Facts in Birches
Facts Examples in Birches:
Text of the Poem
"He learned all there was To learn about not launching out too soon ..." See in text (Text of the Poem)
Birch swinging involves climbing the slender trunk of a birch tree and then casting one’s body outward, bringing the treetop down to the ground. The speaker’s note here about “not launching out too soon” concerns the importance of getting close to the top of the tree before launching out so that the tree bends rather than uprooting and collapsing.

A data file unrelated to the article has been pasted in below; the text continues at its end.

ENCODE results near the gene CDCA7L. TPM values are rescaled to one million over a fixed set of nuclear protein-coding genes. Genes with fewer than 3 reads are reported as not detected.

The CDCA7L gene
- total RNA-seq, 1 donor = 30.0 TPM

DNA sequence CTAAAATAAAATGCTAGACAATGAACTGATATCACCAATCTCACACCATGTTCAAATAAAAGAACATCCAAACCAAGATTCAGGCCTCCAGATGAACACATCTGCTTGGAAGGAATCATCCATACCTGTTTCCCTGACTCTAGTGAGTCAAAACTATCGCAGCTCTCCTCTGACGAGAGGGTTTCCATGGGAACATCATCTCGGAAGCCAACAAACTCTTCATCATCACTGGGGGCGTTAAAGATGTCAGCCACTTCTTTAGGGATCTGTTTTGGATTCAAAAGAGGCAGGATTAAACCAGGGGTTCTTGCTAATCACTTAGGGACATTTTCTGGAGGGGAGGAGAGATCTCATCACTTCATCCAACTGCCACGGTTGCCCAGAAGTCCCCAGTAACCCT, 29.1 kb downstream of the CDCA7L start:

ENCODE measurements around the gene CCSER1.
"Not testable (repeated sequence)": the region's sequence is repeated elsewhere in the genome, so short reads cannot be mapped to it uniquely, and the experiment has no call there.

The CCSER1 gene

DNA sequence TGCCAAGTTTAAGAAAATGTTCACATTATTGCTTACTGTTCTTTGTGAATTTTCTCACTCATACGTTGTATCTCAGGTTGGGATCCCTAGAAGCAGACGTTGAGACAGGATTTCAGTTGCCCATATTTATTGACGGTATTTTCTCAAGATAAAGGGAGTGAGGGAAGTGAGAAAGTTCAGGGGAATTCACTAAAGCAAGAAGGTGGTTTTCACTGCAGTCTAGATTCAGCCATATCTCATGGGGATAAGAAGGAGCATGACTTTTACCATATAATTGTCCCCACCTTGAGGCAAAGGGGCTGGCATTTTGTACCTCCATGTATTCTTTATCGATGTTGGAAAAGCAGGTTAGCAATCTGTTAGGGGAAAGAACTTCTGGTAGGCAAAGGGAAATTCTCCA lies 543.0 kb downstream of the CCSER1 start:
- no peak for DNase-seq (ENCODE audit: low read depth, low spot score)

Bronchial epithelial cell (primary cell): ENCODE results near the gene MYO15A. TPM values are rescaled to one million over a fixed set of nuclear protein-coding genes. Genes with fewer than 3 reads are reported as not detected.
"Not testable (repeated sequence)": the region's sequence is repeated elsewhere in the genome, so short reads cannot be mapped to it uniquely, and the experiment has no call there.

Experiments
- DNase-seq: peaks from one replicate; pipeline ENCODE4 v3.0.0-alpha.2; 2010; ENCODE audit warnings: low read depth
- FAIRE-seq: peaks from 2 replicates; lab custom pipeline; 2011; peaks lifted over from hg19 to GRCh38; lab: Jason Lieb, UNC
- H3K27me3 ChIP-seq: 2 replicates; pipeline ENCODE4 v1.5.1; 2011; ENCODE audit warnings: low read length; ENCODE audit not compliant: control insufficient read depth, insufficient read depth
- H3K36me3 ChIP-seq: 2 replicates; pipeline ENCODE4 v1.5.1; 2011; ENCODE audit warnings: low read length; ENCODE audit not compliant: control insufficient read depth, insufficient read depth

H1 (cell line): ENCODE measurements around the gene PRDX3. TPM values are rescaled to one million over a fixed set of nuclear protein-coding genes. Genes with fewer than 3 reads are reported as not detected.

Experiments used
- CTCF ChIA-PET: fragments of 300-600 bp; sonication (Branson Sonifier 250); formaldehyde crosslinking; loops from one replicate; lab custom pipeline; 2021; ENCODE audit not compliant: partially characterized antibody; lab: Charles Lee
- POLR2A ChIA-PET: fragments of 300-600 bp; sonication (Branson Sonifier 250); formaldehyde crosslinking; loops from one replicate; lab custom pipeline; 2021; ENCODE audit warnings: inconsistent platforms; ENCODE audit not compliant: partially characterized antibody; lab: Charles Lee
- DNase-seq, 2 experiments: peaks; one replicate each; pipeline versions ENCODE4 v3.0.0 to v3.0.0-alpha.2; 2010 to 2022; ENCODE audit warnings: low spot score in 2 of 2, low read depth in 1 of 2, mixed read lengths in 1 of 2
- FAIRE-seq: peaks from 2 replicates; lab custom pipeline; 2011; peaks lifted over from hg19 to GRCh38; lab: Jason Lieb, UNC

"I like to think some boy's been swinging them. ..." See in text (Text of the Poem)
The central activity—and conceit—of the poem is birch swinging. This is a practice whereby one climbs to the top of a birch tree and swings outward, causing the slender tree to bend so dramatically that the treetop reaches down to the ground, allowing the person to dismount. As the poem develops, Frost envisions various metaphorical purposes the practice can fulfill.